Mukoko and press photographer Shadreck Manyere. Your government should
guarantee that no journalist is henceforth imprisoned in connection with
their work.

Secondly, we ask you to adopt thorough reforms that guarantee press freedom
and commit Zimbabwe to democratisation. We think that it is essential that
your government should repeal that press law known as the Access to
Information and Protection of Privacy Act (AIPPA), which was adopted in
2002. The Interception of Communications Act should also be repealed in
order to guarantee Zimbabweans' civil and political freedoms. Adopted on 3
August 2007, this law allows the government and the police to tap phone
calls and intercept email messages and faxes without requesting permission
from a judge.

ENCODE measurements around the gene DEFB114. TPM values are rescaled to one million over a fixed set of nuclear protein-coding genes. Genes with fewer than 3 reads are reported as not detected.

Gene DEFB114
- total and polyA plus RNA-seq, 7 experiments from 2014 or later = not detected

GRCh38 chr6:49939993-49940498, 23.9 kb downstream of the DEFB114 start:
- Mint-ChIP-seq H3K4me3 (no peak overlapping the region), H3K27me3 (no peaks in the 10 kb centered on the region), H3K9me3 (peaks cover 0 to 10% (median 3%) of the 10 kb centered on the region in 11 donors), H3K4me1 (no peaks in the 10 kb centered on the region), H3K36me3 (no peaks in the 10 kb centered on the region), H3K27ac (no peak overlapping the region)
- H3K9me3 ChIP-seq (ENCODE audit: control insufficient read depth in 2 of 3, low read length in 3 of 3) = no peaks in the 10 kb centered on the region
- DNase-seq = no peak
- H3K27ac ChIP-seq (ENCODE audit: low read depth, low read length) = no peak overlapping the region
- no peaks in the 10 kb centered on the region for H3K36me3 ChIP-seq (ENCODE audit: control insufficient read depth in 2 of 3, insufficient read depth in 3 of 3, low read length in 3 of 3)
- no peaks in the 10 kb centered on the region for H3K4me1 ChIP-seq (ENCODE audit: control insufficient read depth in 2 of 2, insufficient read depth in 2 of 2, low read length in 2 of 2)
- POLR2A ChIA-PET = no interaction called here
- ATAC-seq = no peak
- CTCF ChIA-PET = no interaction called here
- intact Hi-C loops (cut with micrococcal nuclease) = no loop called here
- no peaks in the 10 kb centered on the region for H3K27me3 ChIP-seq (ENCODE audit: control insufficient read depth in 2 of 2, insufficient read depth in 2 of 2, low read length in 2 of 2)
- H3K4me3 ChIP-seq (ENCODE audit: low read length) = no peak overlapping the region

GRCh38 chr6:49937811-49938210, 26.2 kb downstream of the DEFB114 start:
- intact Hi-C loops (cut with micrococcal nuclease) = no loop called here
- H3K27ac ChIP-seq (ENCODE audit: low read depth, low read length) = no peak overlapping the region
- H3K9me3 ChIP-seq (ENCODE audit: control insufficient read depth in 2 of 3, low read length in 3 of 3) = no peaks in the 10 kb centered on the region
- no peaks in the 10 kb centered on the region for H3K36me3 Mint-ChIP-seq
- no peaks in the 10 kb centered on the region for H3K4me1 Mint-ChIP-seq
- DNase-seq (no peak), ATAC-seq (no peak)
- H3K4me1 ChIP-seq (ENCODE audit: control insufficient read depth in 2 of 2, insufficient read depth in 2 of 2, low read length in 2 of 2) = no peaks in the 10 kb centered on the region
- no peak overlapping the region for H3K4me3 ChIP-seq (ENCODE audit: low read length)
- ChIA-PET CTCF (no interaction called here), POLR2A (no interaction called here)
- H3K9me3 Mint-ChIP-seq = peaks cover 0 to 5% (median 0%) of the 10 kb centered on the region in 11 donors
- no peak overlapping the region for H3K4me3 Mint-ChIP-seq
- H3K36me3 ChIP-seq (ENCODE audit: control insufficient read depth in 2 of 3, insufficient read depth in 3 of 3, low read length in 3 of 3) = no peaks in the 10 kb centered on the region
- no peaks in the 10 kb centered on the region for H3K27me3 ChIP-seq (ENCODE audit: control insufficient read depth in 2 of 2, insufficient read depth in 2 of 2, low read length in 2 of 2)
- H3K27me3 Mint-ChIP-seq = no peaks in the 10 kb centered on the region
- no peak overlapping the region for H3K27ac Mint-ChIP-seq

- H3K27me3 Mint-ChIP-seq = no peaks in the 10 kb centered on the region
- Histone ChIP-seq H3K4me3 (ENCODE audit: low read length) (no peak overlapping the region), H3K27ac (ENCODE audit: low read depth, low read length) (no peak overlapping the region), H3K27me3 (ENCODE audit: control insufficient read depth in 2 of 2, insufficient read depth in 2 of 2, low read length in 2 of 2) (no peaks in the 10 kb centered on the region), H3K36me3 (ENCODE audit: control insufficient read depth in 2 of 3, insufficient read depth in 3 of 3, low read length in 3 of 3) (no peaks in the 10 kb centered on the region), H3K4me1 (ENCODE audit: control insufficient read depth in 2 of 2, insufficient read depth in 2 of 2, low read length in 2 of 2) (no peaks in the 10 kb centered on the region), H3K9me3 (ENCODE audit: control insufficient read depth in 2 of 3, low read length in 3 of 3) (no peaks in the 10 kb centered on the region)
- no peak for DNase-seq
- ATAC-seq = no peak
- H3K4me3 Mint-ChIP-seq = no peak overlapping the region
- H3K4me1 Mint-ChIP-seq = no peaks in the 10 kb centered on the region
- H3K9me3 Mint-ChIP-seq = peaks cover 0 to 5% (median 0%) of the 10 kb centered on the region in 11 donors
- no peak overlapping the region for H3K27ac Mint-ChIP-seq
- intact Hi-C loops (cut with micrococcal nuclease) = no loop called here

Finally, we urge you to do everything possible to ensure that the Daily
News, which was Zimbabwe's leading independent newspaper, is able to resume
publishing. The previous authorities always managed to prevent this, despite
several court rulings in its favour. This newspaper's reappearance on the
newsstands would send a clear signal of the government's determination to
promote media diversity and independence. Reporters Without Borders stands
ready to make its expertise available to the Prime Minister's office in
achieving these goals.

We thank you in advance for giving our requests your careful consideration.


Jean-François Julliard, Secretary-General


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Daily cholera update and alerts, 17 Feb 2009

 full_report (pdf* format - 172.3 Kbytes)

* Please note that daily information collection is a challenge due to communication and staff constraints. On-going data cleaning may result in an increase or decrease in the numbers. Any change will then be explained.

** Daily information on new deaths should not imply that these deaths occurred in cases reported that day. Therefore daily CFRs >100% may occasionally result

A. Highlights of the day:

- 1232 cases and 24 deaths added today (in comparison 1523 cases and 69 deaths yesterday)